How do I choose a dentist? I am often asked this question by people who are moving out of the area or by old friends who live somewhere else who have just moved to a new community.
There are many ways to deliver health care services. A nice way to choose a dentist is to start by deciding what priorities you have in your dental care. For instance, you may value a convenient location of the dental office. You may value a comprehensive care point of view on the part of the dentist and the dental staff. On the other hand, you may want so called a la carte dentistry. You may have an interest in as much prevention as possible. You might want someone who does everything, or you might want the very best in everything even if you have to be referred to a specialist for some of the work. Only you can decide what kind of dentistry you want. Once you decide what your priorities are, it will be much easier to find a dentist who will deliver services in that way. Conversely, not knowing what you want often leads to misunderstanding and frustration on the part of the patient and the dentist.
If prevention is of utmost importance to you when you call a dental office for the first time, and it takes four or even six months to get in for a cleaning, this should make you wonder if your dentist also places high value in prevention. Sometimes this kind of delay is caused by a maternity leave or other sudden absence of part of the dental hygiene staff. However, sometimes the delay could signal less interest in prevention by the particular dentist than you have. When there is a long wait for a cleaning, a preventive minded dentist is actively looking for ways to reduce that wait. It is expensive and difficult to find pleasant and well trained dental hygiene support, but a preventive minded dentist will continue the search until every stone has been turned over. If your dental office informs you there is a many month wait for a cleaning, you might ask why that is, and what the office is doing to reduce that wait. This will help you to know how important prevention really is to your dentist.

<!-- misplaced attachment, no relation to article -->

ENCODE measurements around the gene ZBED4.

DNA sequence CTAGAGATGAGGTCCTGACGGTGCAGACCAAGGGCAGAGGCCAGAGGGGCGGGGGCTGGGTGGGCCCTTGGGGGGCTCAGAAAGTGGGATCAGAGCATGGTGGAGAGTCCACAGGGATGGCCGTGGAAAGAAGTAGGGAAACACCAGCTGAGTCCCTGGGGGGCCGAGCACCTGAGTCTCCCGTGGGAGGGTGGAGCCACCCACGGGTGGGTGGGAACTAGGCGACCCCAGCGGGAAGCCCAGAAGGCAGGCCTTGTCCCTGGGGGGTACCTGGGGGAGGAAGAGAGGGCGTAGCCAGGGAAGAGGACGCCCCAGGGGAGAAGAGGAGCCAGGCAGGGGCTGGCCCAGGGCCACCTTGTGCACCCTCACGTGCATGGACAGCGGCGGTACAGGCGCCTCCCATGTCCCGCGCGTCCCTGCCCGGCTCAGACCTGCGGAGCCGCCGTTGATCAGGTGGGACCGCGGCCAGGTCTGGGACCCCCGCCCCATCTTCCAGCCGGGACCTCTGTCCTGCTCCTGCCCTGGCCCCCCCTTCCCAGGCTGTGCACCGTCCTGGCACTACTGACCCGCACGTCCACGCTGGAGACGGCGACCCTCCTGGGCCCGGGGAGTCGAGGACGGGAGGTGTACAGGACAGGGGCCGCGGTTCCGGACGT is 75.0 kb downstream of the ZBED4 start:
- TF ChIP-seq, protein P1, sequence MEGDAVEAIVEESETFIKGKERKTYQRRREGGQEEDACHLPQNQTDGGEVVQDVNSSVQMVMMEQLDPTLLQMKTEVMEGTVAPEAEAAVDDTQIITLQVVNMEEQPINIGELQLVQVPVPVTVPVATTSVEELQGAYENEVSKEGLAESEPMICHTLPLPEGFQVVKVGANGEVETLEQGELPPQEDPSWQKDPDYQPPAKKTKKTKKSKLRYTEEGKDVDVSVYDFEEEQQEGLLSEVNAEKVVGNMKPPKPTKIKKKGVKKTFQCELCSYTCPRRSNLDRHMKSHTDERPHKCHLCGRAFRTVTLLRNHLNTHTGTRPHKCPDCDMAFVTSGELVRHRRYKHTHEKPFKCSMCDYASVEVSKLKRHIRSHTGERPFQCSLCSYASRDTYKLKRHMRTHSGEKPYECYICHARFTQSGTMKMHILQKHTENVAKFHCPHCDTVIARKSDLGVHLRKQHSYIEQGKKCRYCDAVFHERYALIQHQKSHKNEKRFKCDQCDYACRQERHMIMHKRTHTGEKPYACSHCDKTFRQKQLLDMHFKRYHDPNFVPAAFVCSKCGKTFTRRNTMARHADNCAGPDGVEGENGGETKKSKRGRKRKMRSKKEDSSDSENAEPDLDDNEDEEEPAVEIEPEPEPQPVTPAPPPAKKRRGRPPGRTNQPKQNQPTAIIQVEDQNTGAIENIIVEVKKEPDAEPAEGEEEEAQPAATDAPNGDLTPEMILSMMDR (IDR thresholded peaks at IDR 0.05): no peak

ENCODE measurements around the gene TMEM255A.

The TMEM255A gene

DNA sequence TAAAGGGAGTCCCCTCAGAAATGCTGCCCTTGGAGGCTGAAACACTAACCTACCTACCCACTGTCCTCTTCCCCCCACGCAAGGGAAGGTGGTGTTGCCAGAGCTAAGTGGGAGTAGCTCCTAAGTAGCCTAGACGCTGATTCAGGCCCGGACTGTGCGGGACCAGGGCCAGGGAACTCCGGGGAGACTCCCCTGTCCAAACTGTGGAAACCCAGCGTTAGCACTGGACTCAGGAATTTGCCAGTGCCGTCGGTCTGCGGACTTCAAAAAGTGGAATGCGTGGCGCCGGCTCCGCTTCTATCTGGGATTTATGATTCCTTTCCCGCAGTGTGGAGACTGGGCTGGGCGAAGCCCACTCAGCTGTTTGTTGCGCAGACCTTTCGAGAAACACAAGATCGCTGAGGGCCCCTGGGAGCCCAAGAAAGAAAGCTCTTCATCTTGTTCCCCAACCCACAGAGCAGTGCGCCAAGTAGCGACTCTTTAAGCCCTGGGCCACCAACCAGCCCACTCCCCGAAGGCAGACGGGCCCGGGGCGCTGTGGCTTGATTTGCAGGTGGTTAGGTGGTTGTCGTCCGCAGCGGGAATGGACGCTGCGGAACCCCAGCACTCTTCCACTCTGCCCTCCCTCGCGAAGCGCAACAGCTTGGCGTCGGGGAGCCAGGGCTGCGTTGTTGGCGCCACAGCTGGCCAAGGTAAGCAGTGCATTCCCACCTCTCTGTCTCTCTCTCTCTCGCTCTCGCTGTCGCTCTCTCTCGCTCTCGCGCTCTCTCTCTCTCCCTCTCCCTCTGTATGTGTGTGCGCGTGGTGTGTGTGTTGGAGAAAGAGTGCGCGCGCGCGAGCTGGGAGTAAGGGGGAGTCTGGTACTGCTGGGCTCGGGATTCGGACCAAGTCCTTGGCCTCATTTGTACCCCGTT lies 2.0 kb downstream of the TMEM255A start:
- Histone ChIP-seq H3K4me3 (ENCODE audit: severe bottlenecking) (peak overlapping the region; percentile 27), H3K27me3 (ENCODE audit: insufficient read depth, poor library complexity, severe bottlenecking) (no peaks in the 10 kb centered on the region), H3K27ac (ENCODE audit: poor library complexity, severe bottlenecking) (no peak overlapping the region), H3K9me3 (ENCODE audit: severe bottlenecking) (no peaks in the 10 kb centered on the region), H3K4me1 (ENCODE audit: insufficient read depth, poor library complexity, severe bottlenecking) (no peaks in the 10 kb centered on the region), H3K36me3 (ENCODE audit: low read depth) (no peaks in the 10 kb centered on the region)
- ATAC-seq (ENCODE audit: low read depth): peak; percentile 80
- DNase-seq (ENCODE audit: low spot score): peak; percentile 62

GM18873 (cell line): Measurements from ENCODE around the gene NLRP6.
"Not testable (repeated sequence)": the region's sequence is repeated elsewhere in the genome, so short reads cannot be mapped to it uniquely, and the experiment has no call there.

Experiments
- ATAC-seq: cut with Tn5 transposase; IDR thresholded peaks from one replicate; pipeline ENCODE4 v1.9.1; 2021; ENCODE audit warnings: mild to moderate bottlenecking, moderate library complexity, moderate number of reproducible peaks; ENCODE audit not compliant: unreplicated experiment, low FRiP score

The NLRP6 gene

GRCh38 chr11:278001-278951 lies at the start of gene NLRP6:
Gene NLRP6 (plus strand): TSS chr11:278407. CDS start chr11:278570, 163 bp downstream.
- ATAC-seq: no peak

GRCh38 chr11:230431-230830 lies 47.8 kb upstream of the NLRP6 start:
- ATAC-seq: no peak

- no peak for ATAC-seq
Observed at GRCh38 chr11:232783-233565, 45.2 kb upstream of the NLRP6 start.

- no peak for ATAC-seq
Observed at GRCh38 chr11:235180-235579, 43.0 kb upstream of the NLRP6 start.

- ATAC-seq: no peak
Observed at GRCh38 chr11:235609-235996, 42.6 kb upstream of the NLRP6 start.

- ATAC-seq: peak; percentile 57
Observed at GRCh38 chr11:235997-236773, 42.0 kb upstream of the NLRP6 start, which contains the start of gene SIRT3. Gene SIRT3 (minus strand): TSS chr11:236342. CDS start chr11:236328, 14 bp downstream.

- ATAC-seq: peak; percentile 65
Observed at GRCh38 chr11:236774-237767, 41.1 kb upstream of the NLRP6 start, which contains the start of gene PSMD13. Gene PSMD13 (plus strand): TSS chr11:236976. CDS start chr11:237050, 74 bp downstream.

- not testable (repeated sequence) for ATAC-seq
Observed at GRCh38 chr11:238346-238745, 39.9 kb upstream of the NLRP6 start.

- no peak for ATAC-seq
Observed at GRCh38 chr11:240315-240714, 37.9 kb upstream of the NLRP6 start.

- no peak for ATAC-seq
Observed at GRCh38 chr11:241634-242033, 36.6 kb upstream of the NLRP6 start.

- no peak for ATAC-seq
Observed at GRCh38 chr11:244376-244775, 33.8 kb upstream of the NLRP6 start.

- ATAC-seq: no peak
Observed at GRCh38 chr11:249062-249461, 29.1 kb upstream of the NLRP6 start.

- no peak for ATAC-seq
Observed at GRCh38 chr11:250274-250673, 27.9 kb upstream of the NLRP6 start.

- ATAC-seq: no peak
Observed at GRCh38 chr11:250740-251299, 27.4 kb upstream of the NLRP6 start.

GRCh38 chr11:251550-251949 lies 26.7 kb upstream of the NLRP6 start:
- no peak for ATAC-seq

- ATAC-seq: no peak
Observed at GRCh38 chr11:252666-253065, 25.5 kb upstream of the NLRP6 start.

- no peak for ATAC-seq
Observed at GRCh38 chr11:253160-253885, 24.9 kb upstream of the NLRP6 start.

Trust is an indispensable component in a successful relationship with your dentist. Simple dental procedures are well understood by just about everyone. However, when there is a difficult treatment decision to make, trust becomes much more important. A dentist has to earn trust just like anyone else. Education of the patient regarding treatment choices and the treatment itself is part of building that trust. For instance, when you need a crown, are advantages and disadvantages of treatment options explained to you by the dentist and the dental staff? If not, you are being asked to blindly trust the dentist. Blind trust in health care professionals is not in vogue anymore and probably never really was. As well, trust is a broad package. How can you trust the treatment decisions of a dentist who waives the co payment required by your insurance company (labeled fraud by law enforcement officials), or who writes your prescription in your wife’s name because you no longer have insurance (also labeled fraud by law enforcement)?
It is important that your dentist keeps up with the advances in dental science and materials. If you think nothing has changed in dentistry in 20 years, there could easily be a problem with currency of technique and materials at your dental office. As I have said before, something is not better just because it is new. In fact, sometimes the opposite is true. However, dentistry has changed for the better quite a bit in the last couple of decades. Those changes have resulted in work that lasts longer, is done in less time, and is more comfortable to receive. You should be able to benefit from those changes. How do you know if your dentist keeps up? Dentists who keep up are excited to tell you about the changes that have made the treatment you are receiving better and have enhanced their abilities. Start by asking your dentist what new items he and the staff have learned recently at dental courses. For a dentist who keeps up, this kind of question will lead to a lively discussion.
For those patients who value location over all else, understanding that there are differences in the way treatment is offered and in the priorities of different dentists may help define more items that are valuable to you in addition to location alone.
Just like anything else, the best way to find out is to ask some questions—of yourself first and then of the dental team you have selected. Dentistry is most effectively accomplished when the priorities of the dentist and the patient are fairly closely matched.
- This article was written by Dr. Mike Christensen and published in the Daily Miner and News, and Enterprise. Local Kenora News Publicatons (1998-2006)